We returned, carrying a few more pots, back to Grand Central, and walked back through busy New York streets to Chelsea.
It’s the tiny details of this city that I love:
A perfect Saturday evening at Valentina’s catching up with old friends. Bliss.
On Sunday we woke to sparkling sunshine and headed down, first, to see the 9/11 Memorial at the World Trade Centre.
The memorial was extraordinarily powerful. I hadn’t been to the site of the towers since that dreadful day.
Next door, the newly opened Calatrava Transit hub:
This made me smile… windowlene left on a ledge:
And we made our way back up through Tribeca for coffee with a friend in the Village, and brunch with friends.
After lunch, a trip over to the East Village. We called in at the La Guardia Corner garden, which I must admit, in the 5 years when I lived here, had never, ever been open. So it was nice to get inside!
We called in to John Derian’s incredible shop, the best shop in the world, really, which was looking its usual beautiful self. And of course John was there, and it was great to see him!
At dawn on Monday morning, Charlie and I went to the flower market. We were getting flowers for the table for the book dinner that night.
The morning sparkled brighter than ever before.
Back on the High Line:
We were setting up tables at the Coffee House club. There’s the huge table cloth with our favourite fabric from Soane Britain:
You can see photos of the finished table setting over on the website of Architectural Digest, who were incredibly generous in hosting the event at the Institute of Classical Architecture and Art. Neither could have been kinder or more welcoming. I gave a little talk about some of the stuff we’re up to in the office; then conversations and questions, and a happy, raucous dinner which ran long into the night on the eve of election day.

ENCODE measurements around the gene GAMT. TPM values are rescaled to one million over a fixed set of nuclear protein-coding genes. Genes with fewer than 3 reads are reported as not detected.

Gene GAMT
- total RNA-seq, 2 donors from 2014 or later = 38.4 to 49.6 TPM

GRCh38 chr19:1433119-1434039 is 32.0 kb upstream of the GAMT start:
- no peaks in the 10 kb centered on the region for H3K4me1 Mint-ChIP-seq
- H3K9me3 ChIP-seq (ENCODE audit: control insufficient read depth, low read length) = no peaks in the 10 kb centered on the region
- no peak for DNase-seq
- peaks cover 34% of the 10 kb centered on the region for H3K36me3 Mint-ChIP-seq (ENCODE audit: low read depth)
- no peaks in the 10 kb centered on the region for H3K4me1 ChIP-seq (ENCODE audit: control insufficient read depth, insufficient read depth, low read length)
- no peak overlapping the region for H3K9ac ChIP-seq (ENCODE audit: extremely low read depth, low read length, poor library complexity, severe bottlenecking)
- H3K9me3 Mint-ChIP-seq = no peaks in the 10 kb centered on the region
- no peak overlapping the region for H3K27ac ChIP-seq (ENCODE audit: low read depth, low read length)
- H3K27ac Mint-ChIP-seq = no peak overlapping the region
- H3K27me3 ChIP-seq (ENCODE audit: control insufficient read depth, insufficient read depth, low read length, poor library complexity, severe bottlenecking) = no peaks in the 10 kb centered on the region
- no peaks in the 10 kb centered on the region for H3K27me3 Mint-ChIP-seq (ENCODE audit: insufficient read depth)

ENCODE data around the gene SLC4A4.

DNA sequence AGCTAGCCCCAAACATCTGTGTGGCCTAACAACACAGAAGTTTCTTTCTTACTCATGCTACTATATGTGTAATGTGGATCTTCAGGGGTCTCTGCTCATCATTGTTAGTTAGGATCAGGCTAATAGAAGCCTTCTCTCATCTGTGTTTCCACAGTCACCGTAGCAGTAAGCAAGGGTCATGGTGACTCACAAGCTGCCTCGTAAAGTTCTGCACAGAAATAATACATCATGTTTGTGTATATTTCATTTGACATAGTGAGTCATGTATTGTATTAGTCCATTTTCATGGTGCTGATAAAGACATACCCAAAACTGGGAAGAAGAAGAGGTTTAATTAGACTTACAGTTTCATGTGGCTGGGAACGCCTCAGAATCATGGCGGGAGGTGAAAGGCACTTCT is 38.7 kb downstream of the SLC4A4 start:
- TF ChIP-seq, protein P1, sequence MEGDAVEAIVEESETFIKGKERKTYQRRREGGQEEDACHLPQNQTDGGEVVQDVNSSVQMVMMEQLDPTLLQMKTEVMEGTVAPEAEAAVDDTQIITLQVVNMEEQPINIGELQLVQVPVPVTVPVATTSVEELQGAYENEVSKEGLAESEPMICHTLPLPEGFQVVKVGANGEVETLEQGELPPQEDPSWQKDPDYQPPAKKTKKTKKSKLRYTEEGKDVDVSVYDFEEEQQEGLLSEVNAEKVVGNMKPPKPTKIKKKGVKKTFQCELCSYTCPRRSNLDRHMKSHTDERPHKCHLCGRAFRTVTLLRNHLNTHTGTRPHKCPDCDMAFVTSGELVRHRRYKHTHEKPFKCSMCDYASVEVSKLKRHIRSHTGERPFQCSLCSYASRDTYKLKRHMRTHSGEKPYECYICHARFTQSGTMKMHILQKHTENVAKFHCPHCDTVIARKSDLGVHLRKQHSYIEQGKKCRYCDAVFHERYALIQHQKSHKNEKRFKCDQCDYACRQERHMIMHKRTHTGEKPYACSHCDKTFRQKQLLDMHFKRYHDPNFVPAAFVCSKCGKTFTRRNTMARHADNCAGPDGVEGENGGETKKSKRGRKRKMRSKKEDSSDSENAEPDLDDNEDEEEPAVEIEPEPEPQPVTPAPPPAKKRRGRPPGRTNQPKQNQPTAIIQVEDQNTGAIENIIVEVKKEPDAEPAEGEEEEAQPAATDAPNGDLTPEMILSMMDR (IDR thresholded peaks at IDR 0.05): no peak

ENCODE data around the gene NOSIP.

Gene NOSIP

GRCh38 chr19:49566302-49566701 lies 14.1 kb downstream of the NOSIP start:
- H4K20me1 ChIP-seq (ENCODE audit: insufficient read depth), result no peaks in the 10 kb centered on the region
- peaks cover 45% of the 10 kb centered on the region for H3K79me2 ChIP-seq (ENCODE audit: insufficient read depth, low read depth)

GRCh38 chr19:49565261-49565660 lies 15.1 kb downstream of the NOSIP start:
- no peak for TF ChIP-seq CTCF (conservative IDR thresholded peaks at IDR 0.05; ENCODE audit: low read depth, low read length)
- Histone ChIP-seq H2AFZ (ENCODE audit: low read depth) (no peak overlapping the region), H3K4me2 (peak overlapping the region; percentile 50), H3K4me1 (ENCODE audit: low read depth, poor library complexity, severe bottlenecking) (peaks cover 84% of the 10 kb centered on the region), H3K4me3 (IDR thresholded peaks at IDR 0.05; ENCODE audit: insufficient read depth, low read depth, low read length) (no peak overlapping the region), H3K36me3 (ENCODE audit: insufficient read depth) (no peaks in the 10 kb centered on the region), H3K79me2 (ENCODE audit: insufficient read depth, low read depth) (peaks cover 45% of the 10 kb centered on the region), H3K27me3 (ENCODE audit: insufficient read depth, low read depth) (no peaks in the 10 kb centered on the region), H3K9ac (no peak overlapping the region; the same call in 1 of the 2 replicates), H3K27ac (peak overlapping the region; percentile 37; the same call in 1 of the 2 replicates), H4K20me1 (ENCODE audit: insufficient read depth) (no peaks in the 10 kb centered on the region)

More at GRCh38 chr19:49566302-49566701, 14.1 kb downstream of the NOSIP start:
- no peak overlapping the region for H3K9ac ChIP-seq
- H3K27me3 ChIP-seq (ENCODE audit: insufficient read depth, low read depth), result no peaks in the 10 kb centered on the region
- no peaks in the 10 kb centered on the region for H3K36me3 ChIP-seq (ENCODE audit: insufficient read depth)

Time had flown. I was having lunch near Central Park on the Monday, so we had the briefest wander through the park, which was looking spectacular. So different being uptown.
And then I met Charlie down in Soho, and we wandered lazily through what I think are the most beautiful streets in the whole of New York City as the sun gently settled. And the light faded, and dusk fell over the great city, and a thousand memories flooded back – this place I called home for five years, and loved, and still love, to the bottom of my heart. It had been a magical few days.
Blinking into the dawn on Wednesday morning, we left to come back to a London that feels somehow a little less exciting, a little drab, a little less energetic by comparison. That mood lasted two or three days… perhaps because my brain was still there? But we’ve had the best weekend ever in London, rain pouring all day on Saturday, incredible sunshine all day on Sunday, and taking Mavis for a walk down towards the city, we wondered at the sparkling, older beauty of our own place that we call home.
Thoughts this morning with New Zealand.